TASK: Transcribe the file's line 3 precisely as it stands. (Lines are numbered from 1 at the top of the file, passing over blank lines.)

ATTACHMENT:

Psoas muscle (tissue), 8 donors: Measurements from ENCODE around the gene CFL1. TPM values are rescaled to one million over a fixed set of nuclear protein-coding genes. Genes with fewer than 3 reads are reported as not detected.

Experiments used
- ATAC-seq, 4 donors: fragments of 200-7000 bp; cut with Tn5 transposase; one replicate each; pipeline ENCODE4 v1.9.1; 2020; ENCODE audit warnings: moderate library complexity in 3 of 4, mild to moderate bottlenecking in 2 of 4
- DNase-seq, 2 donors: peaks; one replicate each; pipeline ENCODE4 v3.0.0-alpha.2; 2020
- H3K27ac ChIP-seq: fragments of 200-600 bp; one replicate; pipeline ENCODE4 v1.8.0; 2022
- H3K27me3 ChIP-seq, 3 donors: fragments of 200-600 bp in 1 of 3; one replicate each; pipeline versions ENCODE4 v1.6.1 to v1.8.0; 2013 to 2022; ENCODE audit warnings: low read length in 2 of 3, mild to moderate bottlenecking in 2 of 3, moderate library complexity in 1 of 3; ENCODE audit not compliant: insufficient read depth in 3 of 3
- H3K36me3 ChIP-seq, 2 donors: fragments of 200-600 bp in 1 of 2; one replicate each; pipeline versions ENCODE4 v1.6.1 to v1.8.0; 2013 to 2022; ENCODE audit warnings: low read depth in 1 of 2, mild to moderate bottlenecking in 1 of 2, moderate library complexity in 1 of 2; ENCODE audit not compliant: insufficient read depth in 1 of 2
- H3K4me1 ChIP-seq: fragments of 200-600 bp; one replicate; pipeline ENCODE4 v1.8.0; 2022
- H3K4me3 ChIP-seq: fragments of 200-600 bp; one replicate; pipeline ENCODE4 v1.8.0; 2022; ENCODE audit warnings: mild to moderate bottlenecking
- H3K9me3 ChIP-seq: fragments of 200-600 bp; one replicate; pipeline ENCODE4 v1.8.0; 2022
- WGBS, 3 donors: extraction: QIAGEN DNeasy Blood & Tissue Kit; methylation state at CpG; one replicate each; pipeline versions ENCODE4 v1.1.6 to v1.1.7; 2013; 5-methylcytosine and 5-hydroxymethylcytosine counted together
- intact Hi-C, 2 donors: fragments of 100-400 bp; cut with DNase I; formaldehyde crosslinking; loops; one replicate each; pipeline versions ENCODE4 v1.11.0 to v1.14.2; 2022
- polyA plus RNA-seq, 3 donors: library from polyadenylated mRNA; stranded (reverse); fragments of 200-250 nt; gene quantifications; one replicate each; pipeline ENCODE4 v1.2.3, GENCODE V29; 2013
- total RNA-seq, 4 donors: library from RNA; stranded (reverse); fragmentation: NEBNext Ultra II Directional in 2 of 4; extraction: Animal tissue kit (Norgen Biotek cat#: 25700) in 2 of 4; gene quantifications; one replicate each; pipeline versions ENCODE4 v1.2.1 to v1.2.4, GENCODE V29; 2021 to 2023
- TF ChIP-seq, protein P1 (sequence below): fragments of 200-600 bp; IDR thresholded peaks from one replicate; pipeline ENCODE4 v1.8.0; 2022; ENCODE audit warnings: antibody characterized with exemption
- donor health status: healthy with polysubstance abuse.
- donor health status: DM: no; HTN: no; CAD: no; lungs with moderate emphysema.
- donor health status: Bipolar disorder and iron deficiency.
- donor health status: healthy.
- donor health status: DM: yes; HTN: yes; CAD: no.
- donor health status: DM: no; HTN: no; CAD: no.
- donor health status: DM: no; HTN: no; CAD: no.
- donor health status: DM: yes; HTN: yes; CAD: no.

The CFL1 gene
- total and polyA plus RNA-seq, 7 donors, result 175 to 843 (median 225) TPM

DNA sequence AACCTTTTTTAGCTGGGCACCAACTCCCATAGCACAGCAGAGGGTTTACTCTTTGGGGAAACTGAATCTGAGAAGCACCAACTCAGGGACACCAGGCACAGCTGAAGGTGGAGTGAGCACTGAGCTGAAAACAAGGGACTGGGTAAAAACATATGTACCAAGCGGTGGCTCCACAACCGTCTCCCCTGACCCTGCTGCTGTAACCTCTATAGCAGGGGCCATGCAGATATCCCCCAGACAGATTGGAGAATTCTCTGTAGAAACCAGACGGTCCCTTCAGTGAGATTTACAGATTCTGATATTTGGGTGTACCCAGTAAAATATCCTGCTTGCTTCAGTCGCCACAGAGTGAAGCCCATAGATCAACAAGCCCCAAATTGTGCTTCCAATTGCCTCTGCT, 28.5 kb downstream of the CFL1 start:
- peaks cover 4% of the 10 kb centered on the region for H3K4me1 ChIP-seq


- ATAC-seq, 4 donors: fragments of 200-7000 bp; cut with Tn5 transposase; one replicate each; pipeline ENCODE4 v1.9.1; 2020; ENCODE audit warnings: moderate library complexity in 3 of 4, mild to moderate bottlenecking in 2 of 4